No matter how secure your smartphone is, its motion sensors could still be one of the weakest links hackers can exploit to access confidential information stored on your device.
A team of cyber experts from the UK's Newcastle University has demonstrated how malicious websites and installed apps can easily spy on you, and allow hackers decipher PINs and passwords from the way you tilt your phone to type in information.
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According to the researchers, tracking the motion sensors as we type in information can help hackers steal four-digit PINs with 70 percent accuracy on the first guess, and 100 percent by the fifth guess.
Current smartphones are said to have up to 25 different sensors, but most of the users are unaware about the majority of them. Although leading smartphone companies know that the problem exists, no one has been able to find a solution so far, the researchers said.
The findings have been published in the journal International Journal of Information Security on Tuesday.
Here is what Dr Maryam Mehrnezhad, the lead author of the study, had to say:
Most smart phones, tablets, and other wearables are now equipped with a multitude of sensors, from the well-known GPS, camera and microphone to instruments such as the gyroscope, proximity, NFC, and rotation sensors and accelerometer.
But because mobile apps and websites don't need to ask permission to access most of them, malicious programs can covertly 'listen in' on your sensor data and use it to discover a wide range of sensitive information about you such as phone call timing, physical activities and even your touch actions, PINs and passwords.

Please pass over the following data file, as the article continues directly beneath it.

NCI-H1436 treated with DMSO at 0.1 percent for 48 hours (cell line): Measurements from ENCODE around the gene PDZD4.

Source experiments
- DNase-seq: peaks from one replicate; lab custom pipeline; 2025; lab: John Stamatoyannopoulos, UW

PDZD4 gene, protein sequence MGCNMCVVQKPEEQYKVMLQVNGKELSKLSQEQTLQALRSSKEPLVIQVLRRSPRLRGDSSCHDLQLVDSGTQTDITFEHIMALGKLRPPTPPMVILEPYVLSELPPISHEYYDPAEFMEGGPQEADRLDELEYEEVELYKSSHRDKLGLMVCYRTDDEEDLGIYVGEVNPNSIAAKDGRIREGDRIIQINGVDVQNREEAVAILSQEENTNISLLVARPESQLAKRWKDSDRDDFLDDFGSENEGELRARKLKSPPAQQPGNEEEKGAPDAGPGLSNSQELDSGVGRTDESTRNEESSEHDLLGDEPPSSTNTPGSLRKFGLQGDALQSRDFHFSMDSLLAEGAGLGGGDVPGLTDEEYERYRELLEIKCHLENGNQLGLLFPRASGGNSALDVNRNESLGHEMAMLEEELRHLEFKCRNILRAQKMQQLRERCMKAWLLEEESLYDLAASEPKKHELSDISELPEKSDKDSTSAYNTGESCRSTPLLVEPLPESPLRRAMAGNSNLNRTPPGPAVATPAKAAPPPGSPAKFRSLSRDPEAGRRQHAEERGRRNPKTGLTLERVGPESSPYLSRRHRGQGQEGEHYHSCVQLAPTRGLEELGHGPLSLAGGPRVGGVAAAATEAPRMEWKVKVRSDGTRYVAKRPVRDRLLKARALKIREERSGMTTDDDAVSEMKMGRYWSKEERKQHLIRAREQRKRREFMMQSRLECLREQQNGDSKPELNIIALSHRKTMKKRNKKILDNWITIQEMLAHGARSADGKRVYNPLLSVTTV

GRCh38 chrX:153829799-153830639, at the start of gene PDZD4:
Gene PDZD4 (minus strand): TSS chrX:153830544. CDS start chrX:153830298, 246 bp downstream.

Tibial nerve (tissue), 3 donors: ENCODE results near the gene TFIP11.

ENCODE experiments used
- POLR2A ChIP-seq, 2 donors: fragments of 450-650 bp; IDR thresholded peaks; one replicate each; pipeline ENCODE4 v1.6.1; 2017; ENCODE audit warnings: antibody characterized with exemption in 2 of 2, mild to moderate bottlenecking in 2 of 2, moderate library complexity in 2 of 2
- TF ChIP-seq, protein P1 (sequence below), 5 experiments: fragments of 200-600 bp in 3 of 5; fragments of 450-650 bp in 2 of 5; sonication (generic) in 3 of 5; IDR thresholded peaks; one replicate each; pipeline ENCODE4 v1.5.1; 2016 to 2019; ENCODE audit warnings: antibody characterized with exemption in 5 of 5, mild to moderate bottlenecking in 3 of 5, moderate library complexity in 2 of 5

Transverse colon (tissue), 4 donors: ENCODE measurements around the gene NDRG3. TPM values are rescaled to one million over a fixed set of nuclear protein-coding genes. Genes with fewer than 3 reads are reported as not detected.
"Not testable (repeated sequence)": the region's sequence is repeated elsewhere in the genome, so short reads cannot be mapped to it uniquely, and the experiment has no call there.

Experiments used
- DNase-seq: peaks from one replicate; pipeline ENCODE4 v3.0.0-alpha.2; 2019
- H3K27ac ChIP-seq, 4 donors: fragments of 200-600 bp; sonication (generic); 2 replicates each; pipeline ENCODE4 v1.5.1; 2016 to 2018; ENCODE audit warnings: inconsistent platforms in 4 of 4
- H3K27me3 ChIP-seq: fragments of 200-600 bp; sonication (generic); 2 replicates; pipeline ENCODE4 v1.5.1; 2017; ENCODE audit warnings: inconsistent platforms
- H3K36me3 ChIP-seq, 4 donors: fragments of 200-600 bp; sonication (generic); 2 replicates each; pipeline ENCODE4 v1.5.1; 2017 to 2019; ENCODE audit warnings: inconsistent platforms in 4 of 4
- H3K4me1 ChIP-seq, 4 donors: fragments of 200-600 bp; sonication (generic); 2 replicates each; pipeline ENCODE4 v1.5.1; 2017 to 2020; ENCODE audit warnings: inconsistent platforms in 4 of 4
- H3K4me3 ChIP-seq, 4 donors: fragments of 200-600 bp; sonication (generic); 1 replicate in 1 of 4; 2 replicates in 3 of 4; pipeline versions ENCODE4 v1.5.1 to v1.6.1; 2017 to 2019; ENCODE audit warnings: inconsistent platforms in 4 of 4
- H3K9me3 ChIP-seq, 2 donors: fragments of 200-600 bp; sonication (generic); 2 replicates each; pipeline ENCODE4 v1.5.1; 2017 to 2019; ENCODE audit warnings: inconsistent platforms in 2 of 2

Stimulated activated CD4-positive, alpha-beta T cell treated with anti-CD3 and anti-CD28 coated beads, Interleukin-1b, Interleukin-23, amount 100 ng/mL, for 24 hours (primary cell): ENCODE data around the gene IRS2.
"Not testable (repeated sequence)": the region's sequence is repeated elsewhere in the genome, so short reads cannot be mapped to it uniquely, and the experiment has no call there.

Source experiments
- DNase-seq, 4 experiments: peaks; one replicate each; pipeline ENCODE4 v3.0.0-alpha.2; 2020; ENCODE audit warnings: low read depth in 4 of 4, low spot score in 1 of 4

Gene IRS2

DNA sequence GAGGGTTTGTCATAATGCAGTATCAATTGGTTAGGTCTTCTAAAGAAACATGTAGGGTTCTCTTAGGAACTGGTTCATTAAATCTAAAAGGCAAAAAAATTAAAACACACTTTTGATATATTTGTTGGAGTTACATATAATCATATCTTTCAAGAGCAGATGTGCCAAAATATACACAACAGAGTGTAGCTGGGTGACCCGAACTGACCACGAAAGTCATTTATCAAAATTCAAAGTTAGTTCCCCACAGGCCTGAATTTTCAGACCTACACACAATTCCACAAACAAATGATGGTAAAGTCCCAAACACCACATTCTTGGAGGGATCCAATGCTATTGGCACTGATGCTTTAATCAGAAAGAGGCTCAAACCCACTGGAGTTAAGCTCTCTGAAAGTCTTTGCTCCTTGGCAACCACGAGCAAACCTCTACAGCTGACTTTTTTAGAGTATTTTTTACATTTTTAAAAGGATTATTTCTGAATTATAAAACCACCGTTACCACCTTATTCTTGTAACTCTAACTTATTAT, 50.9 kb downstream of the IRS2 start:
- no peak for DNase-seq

More worrying, on some browsers, we found that if you open a page on your phone or tablet which hosts one of these malicious code and then open, for example, your online banking account without closing the previous tab, then they can spy on every personal detail you enter.
And worse still, in some cases, unless you close them down completely, they can even spy on you when your phone is locked.
Despite the very real risks, when we asked people which sensors they were most concerned about we found a direct correlation between perceived risk and understanding. So people were far more concerned about the camera and GPS than they were about the silent sensors.
The researchers said that they had informed major tech companies about the vulnerability. While Apple and Firefox have already fixed the loophole, Google said it is still looking into the matter.
The researchers now have expanded their study to include personal fitness trackers as wearable devices are also linked up to users' online profiles, and can be compromised by hackers to steal data.
"While the users are benefiting from richer and more personalized apps which are using these sensors for different applications such as fitness, gaming, and even security application such as authentication, the growing number of sensors introduces new security and privacy risks to end users, and makes the task of sensor management more complex," the researchers said.